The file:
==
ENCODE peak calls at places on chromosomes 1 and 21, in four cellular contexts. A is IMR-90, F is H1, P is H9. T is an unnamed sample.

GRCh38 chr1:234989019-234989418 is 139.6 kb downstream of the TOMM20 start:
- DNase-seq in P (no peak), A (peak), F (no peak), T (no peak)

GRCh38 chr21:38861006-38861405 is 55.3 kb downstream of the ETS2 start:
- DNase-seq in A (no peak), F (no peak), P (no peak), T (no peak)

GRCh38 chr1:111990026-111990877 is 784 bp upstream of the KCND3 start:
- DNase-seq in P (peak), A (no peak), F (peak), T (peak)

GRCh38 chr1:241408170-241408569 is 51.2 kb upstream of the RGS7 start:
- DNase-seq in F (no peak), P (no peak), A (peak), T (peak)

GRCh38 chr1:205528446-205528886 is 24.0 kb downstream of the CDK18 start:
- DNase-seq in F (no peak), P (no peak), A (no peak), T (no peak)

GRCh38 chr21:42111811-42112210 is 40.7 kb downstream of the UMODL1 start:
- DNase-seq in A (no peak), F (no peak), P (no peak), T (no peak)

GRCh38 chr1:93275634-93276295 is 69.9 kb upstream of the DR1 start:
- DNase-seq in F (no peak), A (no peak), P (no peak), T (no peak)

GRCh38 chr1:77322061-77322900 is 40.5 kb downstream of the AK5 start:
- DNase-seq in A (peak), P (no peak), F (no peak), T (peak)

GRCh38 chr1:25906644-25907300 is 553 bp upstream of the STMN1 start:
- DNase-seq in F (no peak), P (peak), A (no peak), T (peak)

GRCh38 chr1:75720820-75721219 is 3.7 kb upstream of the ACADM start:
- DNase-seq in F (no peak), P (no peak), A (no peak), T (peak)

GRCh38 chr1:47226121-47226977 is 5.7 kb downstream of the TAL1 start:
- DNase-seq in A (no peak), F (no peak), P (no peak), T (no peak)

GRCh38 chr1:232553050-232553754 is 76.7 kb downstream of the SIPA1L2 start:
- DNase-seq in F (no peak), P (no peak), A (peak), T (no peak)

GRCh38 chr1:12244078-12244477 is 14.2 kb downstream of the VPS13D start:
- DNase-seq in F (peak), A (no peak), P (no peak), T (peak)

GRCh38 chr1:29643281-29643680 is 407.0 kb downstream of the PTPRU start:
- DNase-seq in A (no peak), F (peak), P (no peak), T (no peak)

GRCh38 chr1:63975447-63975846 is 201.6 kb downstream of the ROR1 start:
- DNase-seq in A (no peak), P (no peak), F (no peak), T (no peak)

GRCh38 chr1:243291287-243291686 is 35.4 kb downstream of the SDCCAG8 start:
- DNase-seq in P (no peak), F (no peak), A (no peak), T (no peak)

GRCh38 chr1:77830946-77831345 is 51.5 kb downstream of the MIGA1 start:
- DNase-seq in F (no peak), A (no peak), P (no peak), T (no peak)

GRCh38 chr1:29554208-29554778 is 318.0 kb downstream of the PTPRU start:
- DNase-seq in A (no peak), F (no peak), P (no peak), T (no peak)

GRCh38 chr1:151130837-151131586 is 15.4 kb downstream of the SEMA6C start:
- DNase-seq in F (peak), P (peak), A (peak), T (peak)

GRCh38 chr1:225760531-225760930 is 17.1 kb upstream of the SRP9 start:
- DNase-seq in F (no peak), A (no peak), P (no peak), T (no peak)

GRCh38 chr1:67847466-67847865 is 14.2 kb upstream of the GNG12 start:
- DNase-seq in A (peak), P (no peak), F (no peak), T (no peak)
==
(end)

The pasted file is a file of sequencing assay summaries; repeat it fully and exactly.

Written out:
ENCODE peak calls at places on chromosomes 1 and 21, in four cellular contexts. A is IMR-90, F is H1, P is H9. T is an unnamed sample.

GRCh38 chr1:234989019-234989418 is 139.6 kb downstream of the TOMM20 start:
- DNase-seq in P (no peak), A (peak), F (no peak), T (no peak)

GRCh38 chr21:38861006-38861405 is 55.3 kb downstream of the ETS2 start:
- DNase-seq in A (no peak), F (no peak), P (no peak), T (no peak)

GRCh38 chr1:111990026-111990877 is 784 bp upstream of the KCND3 start:
- DNase-seq in P (peak), A (no peak), F (peak), T (peak)

GRCh38 chr1:241408170-241408569 is 51.2 kb upstream of the RGS7 start:
- DNase-seq in F (no peak), P (no peak), A (peak), T (peak)

GRCh38 chr1:205528446-205528886 is 24.0 kb downstream of the CDK18 start:
- DNase-seq in F (no peak), P (no peak), A (no peak), T (no peak)

GRCh38 chr21:42111811-42112210 is 40.7 kb downstream of the UMODL1 start:
- DNase-seq in A (no peak), F (no peak), P (no peak), T (no peak)

GRCh38 chr1:93275634-93276295 is 69.9 kb upstream of the DR1 start:
- DNase-seq in F (no peak), A (no peak), P (no peak), T (no peak)

GRCh38 chr1:77322061-77322900 is 40.5 kb downstream of the AK5 start:
- DNase-seq in A (peak), P (no peak), F (no peak), T (peak)

GRCh38 chr1:25906644-25907300 is 553 bp upstream of the STMN1 start:
- DNase-seq in F (no peak), P (peak), A (no peak), T (peak)

GRCh38 chr1:75720820-75721219 is 3.7 kb upstream of the ACADM start:
- DNase-seq in F (no peak), P (no peak), A (no peak), T (peak)

GRCh38 chr1:47226121-47226977 is 5.7 kb downstream of the TAL1 start:
- DNase-seq in A (no peak), F (no peak), P (no peak), T (no peak)

GRCh38 chr1:232553050-232553754 is 76.7 kb downstream of the SIPA1L2 start:
- DNase-seq in F (no peak), P (no peak), A (peak), T (no peak)

GRCh38 chr1:12244078-12244477 is 14.2 kb downstream of the VPS13D start:
- DNase-seq in F (peak), A (no peak), P (no peak), T (peak)

GRCh38 chr1:29643281-29643680 is 407.0 kb downstream of the PTPRU start:
- DNase-seq in A (no peak), F (peak), P (no peak), T (no peak)

GRCh38 chr1:63975447-63975846 is 201.6 kb downstream of the ROR1 start:
- DNase-seq in A (no peak), P (no peak), F (no peak), T (no peak)

GRCh38 chr1:243291287-243291686 is 35.4 kb downstream of the SDCCAG8 start:
- DNase-seq in P (no peak), F (no peak), A (no peak), T (no peak)

GRCh38 chr1:77830946-77831345 is 51.5 kb downstream of the MIGA1 start:
- DNase-seq in F (no peak), A (no peak), P (no peak), T (no peak)

GRCh38 chr1:29554208-29554778 is 318.0 kb downstream of the PTPRU start:
- DNase-seq in A (no peak), F (no peak), P (no peak), T (no peak)

GRCh38 chr1:151130837-151131586 is 15.4 kb downstream of the SEMA6C start:
- DNase-seq in F (peak), P (peak), A (peak), T (peak)

GRCh38 chr1:225760531-225760930 is 17.1 kb upstream of the SRP9 start:
- DNase-seq in F (no peak), A (no peak), P (no peak), T (no peak)

GRCh38 chr1:67847466-67847865 is 14.2 kb upstream of the GNG12 start:
- DNase-seq in A (peak), P (no peak), F (no peak), T (no peak)